the knowledge artisan

An artisan is skilled in a craft and uses specialized tools or machinery. Artisans were the dominant producers of goods before the Industrial Revolution. Knowledge artisans are similar to their pre-industrial counterparts, especially when it comes to tools. Knowledge artisans not only design the work but they can do the work. It is not passed down an assembly line.

Augmented by technology, they rely on their networks and skills to solve complex problems and test new ideas. Small groups of highly productive knowledge artisans are capable of producing goods and services that used to take much larger teams and more resources. Many integrate marketing, sales, and customer service with their creations.

It’s difficult to be a knowledge artisan today in a hierarchical organization that tells you what to do and which tools to use. More experienced and adventurous artisans are leaving companies and younger skilled artisans are not joining them. They have what Jane McConnell calls a ‘gig mindset‘.

The formula for the gig mindset emergence is clear:
High people capabilities + stagnating work cultures + rigid leadership = birth of the gig mindset.

Keeping knowledge artisans will be a major challenge for companies. They will have to change how they operate or lose their best workers.

“The first big obstacle to building a gig mindset culture is old-school leadership, anchored in hierarchy and command-and-control methods. A second, equally serious barrier which is in fact related to the first, is work practices. Although it is increasingly common today for people to self-manage their work, this has limited impact beyond the individual. They are not able to have a broader, change-inducing role because they are rarely solicited to give input to business goals and strategic plans. Above all, they are not encouraged to question status quo and propose radically new ideas.” —Jane McConnell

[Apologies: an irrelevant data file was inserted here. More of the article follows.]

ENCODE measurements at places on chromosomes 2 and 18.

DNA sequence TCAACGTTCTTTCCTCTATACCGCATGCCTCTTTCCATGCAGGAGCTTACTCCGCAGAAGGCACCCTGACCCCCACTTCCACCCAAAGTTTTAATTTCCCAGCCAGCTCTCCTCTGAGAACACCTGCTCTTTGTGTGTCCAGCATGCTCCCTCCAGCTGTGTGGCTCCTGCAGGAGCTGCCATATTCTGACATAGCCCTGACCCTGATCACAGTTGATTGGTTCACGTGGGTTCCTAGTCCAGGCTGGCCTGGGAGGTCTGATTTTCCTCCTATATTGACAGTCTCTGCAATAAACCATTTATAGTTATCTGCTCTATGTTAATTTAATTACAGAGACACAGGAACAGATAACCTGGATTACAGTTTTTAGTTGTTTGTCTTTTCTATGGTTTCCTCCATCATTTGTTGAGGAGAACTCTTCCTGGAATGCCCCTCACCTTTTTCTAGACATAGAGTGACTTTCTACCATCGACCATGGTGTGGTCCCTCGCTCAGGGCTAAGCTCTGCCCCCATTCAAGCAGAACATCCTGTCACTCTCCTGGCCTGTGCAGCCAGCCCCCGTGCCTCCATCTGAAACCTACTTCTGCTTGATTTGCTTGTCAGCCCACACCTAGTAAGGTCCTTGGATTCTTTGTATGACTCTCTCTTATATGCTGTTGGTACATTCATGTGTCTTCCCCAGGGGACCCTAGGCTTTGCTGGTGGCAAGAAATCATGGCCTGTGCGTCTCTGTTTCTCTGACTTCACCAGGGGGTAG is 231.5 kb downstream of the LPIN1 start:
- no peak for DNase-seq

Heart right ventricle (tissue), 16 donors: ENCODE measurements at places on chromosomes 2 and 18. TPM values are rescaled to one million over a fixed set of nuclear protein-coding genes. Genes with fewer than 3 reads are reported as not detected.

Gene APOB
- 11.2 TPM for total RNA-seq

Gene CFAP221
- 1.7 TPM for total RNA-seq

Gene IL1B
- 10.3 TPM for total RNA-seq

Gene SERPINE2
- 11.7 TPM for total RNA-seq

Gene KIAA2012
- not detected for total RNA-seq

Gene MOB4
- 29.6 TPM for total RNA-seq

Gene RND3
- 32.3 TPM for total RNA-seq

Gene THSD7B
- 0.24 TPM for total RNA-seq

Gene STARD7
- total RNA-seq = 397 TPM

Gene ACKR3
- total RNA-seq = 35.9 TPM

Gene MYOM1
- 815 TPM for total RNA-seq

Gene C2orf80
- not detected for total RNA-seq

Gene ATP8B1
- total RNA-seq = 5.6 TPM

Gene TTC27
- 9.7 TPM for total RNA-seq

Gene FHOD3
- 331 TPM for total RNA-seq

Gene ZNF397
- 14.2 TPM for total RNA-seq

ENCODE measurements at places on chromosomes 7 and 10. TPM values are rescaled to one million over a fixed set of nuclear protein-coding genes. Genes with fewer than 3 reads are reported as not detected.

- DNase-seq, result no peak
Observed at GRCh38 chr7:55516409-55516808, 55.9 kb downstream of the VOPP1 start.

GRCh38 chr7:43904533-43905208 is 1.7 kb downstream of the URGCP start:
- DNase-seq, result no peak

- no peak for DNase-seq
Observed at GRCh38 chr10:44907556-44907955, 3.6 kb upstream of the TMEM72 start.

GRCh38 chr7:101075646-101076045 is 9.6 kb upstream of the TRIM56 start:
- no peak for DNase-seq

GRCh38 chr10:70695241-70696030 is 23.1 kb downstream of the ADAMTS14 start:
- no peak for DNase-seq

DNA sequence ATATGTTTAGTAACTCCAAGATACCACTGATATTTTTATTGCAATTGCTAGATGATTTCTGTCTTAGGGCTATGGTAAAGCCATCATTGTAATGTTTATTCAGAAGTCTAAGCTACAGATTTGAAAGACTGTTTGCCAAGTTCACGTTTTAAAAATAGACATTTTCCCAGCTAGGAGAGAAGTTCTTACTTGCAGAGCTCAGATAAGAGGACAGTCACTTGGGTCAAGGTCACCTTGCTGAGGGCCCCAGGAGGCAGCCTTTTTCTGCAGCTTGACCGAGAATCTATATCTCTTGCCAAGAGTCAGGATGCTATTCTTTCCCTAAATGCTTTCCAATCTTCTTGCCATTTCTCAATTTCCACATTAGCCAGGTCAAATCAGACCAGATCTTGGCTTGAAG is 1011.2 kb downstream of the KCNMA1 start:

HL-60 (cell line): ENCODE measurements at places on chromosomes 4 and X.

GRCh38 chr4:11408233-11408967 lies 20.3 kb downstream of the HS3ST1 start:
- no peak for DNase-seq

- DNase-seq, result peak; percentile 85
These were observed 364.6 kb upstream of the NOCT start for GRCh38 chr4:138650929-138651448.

Knowledge intensive workplaces demand cooperative learning in addition to collaborative work. This will require structural changes in the hierarchy and control systems. It also means changing the employment relationship where becoming a successful knowledge artisan will take a lot more than just being a good employee. A gig mindset is a change in the status quo. But creating a status quo is more difficult than maintaining an existing one.

4 Responses to “the knowledge artisan”

  1. Terry Yelmene

    …your killing me Smalls… I’m forming an online community of professional development based on advancing the practices best pursued in this emergent trend. It’s called: Knowledge Work Artisans. I will post a formal announcement at launch.

  2. Harold Jarche

    Great idea, Terry. I hope it works out well. It’s definitely a good time to start this.


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